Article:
Palestinian President Mahmoud Abbas threatened to resign last week, saying Israel doesn't want peace and won't accept a Palestinian state.
It was just the latest in a series of setbacks for Middle East peace going back almost 50 years.
Author David Aikman is appeared on Tuesday's edition of The 700 Club to explain why after more than 30 years of the peace process, the Middle East is still so far from peace. Click play to watch the interview.
This peace process has been characterized by decades of conferences, summits and high level cajoling designed to find a permanent solution to Middle East troubles.
It is a goal that has been repeated like a mantra by political leaders in the West.
"It is critical for us to advance a two-state solution where Israelis and Palestinians can live side by side in their own states with peace and security," President Barack Obama said during a news conference earlier this year.
But far beyond Israel and the Palestinian villages, fault lines throughout the Middle East can shift and shake up the world.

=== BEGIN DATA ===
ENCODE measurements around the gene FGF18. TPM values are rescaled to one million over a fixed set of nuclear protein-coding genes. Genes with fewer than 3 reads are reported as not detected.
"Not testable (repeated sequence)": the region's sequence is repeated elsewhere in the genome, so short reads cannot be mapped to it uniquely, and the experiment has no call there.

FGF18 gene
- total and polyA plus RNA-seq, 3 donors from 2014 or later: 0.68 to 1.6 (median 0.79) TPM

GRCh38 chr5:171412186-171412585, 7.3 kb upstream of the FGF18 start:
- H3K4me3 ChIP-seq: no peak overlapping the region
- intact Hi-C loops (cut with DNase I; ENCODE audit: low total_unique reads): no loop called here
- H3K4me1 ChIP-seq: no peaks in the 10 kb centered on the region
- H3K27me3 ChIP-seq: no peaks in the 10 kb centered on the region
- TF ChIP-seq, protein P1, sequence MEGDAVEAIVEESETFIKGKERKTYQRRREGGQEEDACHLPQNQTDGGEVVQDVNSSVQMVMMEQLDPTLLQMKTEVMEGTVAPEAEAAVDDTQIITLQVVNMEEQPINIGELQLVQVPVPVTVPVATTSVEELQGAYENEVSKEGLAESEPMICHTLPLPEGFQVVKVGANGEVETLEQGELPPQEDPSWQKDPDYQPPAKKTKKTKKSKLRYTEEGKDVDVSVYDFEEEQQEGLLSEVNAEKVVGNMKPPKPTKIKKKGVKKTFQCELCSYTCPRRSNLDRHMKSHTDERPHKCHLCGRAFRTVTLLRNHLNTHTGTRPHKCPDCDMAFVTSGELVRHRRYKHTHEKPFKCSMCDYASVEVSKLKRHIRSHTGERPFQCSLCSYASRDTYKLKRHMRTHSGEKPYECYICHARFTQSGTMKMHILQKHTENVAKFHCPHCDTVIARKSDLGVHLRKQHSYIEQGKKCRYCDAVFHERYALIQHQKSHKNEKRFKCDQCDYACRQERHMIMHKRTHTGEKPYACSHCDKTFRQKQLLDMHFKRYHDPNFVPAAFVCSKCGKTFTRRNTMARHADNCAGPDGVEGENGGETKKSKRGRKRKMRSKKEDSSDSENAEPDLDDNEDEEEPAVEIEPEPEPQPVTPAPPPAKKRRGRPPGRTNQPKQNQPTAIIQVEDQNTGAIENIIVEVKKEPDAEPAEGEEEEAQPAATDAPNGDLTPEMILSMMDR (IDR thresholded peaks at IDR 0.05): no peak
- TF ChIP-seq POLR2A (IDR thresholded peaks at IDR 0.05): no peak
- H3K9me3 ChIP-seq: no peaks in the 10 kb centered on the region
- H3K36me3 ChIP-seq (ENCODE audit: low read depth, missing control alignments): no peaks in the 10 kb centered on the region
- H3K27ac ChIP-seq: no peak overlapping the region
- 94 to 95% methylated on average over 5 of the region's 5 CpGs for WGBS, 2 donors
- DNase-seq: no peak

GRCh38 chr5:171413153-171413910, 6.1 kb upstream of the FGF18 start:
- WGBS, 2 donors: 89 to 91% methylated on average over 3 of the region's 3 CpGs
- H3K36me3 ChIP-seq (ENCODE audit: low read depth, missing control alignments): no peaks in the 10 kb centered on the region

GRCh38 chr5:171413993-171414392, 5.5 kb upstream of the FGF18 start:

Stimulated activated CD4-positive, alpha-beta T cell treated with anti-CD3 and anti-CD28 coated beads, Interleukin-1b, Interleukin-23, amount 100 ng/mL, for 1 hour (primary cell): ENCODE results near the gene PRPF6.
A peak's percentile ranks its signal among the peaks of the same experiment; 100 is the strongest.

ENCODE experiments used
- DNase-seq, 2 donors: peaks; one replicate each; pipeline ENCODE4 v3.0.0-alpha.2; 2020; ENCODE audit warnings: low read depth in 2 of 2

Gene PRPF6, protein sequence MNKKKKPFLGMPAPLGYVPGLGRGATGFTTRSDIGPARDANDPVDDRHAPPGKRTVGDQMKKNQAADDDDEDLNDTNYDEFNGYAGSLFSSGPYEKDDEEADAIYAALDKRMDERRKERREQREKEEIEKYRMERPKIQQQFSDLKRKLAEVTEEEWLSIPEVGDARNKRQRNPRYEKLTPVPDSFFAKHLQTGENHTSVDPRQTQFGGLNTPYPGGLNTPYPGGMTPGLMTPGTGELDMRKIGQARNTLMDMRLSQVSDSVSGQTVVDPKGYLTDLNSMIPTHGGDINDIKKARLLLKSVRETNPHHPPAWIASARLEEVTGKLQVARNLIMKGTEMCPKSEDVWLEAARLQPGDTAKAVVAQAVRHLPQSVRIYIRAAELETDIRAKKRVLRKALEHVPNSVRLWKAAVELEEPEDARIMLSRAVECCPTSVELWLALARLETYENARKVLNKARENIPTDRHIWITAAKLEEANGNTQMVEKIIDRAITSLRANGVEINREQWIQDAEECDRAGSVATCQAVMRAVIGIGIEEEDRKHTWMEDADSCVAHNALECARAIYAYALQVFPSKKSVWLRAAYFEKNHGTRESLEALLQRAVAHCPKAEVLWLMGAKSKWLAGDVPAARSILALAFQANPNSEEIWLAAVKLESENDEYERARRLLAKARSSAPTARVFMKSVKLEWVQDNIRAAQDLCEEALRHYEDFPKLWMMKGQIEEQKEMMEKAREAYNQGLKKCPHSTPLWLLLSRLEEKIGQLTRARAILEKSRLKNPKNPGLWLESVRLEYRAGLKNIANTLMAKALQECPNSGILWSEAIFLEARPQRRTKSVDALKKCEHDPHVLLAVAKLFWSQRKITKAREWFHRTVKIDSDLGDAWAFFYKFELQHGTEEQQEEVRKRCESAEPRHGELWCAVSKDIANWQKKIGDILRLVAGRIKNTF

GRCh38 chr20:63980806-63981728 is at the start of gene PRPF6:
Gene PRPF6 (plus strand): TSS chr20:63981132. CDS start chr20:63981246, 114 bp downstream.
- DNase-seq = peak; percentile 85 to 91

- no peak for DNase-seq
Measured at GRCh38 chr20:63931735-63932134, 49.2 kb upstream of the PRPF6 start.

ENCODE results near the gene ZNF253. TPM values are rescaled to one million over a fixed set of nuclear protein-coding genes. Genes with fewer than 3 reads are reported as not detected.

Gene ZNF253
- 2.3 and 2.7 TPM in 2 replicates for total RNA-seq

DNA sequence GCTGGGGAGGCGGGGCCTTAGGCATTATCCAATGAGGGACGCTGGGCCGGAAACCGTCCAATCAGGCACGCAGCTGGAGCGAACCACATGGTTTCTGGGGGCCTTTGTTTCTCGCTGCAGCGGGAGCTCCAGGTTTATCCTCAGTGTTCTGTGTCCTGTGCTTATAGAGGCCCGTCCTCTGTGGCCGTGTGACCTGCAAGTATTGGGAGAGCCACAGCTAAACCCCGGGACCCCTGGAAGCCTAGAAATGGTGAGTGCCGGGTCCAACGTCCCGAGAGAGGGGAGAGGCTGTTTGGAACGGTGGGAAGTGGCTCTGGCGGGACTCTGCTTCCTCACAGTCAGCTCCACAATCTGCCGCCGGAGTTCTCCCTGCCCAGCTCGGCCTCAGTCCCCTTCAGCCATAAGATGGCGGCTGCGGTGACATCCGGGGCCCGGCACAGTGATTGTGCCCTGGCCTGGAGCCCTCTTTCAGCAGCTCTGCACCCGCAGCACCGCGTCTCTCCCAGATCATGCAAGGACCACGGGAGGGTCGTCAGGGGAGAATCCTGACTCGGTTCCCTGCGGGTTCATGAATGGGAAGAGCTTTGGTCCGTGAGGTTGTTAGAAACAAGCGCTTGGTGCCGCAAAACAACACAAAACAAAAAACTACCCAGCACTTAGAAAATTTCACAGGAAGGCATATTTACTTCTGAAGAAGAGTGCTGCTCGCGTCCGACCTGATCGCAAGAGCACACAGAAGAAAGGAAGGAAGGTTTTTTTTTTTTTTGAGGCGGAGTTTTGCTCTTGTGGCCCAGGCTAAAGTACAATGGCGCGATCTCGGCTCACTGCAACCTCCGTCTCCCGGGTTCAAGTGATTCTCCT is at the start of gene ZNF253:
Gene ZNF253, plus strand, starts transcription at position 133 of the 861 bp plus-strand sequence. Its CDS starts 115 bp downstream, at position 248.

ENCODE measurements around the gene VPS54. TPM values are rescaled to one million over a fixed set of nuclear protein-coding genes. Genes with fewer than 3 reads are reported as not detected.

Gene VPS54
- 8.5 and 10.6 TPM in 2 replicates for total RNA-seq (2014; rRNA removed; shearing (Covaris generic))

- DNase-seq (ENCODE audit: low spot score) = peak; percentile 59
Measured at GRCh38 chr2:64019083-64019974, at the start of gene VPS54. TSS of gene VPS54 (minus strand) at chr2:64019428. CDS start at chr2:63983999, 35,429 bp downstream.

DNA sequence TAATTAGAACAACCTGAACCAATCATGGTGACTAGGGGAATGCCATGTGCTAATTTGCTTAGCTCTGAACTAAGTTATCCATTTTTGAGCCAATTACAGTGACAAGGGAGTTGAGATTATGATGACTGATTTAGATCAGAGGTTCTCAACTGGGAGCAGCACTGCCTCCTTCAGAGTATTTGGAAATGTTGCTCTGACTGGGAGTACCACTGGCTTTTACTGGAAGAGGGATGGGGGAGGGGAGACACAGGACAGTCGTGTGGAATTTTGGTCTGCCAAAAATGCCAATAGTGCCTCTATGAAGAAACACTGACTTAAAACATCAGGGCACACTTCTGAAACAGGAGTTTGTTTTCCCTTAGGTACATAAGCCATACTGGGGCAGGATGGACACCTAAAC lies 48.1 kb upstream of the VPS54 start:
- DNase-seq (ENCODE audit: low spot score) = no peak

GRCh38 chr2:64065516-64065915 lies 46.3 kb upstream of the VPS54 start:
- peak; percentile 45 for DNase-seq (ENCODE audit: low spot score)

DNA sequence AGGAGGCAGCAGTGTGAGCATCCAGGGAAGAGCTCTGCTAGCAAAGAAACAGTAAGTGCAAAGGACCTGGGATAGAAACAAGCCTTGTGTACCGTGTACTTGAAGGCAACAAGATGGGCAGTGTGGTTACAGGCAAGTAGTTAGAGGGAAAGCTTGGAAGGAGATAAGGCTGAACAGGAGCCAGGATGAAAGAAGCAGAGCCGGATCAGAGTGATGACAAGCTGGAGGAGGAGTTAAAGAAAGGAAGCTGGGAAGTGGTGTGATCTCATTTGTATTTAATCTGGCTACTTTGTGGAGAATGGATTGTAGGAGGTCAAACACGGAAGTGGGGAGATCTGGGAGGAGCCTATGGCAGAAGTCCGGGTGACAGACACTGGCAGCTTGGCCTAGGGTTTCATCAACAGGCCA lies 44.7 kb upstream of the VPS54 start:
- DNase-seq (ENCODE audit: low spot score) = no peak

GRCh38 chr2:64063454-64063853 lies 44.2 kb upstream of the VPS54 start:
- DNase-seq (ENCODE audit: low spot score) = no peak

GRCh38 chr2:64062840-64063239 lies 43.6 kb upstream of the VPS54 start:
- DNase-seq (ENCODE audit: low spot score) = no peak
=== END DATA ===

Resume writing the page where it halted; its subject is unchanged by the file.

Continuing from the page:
In Iran, the mullahs are racing to become the next nuclear nation so they can wipe Israel off the map.
Meanwhile, autocrats in Egypt and Saudi Arabia are wondering if a younger, more radical Muslim generation will overturn the existing order.
Finally, Lebanon sits on an ethnic powder keg, and a terrorist group stockpiled with missiles is calling most of the shots.
At the heart of it all is Jerusalem. For Jews, it is their united eternal capital. For Muslims, it is the place of Mohammed's ascension and the home of a future Palestinian state. And for Christians, it is the place where Jesus will return to rule the earth.
In his new book, The Mirage of Peace, best-selling author David Aikman explains why all the talk about peace doesn't reflect the reality rooted in centuries of conflict.
Country by country, he explores the tumultuous history of the region that never seems to settle down.